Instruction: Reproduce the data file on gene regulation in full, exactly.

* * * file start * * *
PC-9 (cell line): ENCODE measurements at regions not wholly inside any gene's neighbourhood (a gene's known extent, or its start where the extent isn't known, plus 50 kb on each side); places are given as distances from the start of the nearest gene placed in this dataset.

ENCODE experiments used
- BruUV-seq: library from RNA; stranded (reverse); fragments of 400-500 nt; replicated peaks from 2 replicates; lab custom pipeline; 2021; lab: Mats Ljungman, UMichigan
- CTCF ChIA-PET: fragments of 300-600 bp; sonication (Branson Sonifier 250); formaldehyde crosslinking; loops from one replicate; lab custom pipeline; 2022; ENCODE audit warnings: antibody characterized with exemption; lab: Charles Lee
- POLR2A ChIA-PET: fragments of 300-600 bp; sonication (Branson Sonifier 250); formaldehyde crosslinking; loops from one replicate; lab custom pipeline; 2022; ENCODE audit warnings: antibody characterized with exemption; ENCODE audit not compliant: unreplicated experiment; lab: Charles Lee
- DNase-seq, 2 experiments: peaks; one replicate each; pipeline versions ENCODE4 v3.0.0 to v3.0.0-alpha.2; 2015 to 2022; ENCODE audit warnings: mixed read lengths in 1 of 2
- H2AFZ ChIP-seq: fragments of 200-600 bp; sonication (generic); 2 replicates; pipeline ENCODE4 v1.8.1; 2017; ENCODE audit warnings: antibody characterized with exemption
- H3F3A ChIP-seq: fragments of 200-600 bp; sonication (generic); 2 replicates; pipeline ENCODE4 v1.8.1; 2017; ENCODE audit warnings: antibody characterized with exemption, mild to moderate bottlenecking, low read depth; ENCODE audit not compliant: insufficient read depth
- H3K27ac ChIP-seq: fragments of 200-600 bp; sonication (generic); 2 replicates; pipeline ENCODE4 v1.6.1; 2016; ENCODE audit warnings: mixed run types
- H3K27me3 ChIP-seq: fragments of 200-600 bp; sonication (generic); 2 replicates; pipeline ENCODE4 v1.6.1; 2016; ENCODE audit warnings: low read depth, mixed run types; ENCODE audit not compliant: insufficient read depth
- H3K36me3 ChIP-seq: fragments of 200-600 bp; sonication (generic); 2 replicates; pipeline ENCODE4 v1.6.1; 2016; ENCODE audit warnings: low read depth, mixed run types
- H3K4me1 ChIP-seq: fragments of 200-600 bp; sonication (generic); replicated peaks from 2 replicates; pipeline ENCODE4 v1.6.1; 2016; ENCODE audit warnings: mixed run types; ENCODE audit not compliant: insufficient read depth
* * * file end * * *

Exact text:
PC-9 (cell line): ENCODE measurements at regions not wholly inside any gene's neighbourhood (a gene's known extent, or its start where the extent isn't known, plus 50 kb on each side); places are given as distances from the start of the nearest gene placed in this dataset.

ENCODE experiments used
- BruUV-seq: library from RNA; stranded (reverse); fragments of 400-500 nt; replicated peaks from 2 replicates; lab custom pipeline; 2021; lab: Mats Ljungman, UMichigan
- CTCF ChIA-PET: fragments of 300-600 bp; sonication (Branson Sonifier 250); formaldehyde crosslinking; loops from one replicate; lab custom pipeline; 2022; ENCODE audit warnings: antibody characterized with exemption; lab: Charles Lee
- POLR2A ChIA-PET: fragments of 300-600 bp; sonication (Branson Sonifier 250); formaldehyde crosslinking; loops from one replicate; lab custom pipeline; 2022; ENCODE audit warnings: antibody characterized with exemption; ENCODE audit not compliant: unreplicated experiment; lab: Charles Lee
- DNase-seq, 2 experiments: peaks; one replicate each; pipeline versions ENCODE4 v3.0.0 to v3.0.0-alpha.2; 2015 to 2022; ENCODE audit warnings: mixed read lengths in 1 of 2
- H2AFZ ChIP-seq: fragments of 200-600 bp; sonication (generic); 2 replicates; pipeline ENCODE4 v1.8.1; 2017; ENCODE audit warnings: antibody characterized with exemption
- H3F3A ChIP-seq: fragments of 200-600 bp; sonication (generic); 2 replicates; pipeline ENCODE4 v1.8.1; 2017; ENCODE audit warnings: antibody characterized with exemption, mild to moderate bottlenecking, low read depth; ENCODE audit not compliant: insufficient read depth
- H3K27ac ChIP-seq: fragments of 200-600 bp; sonication (generic); 2 replicates; pipeline ENCODE4 v1.6.1; 2016; ENCODE audit warnings: mixed run types
- H3K27me3 ChIP-seq: fragments of 200-600 bp; sonication (generic); 2 replicates; pipeline ENCODE4 v1.6.1; 2016; ENCODE audit warnings: low read depth, mixed run types; ENCODE audit not compliant: insufficient read depth
- H3K36me3 ChIP-seq: fragments of 200-600 bp; sonication (generic); 2 replicates; pipeline ENCODE4 v1.6.1; 2016; ENCODE audit warnings: low read depth, mixed run types
- H3K4me1 ChIP-seq: fragments of 200-600 bp; sonication (generic); replicated peaks from 2 replicates; pipeline ENCODE4 v1.6.1; 2016; ENCODE audit warnings: mixed run types; ENCODE audit not compliant: insufficient read depth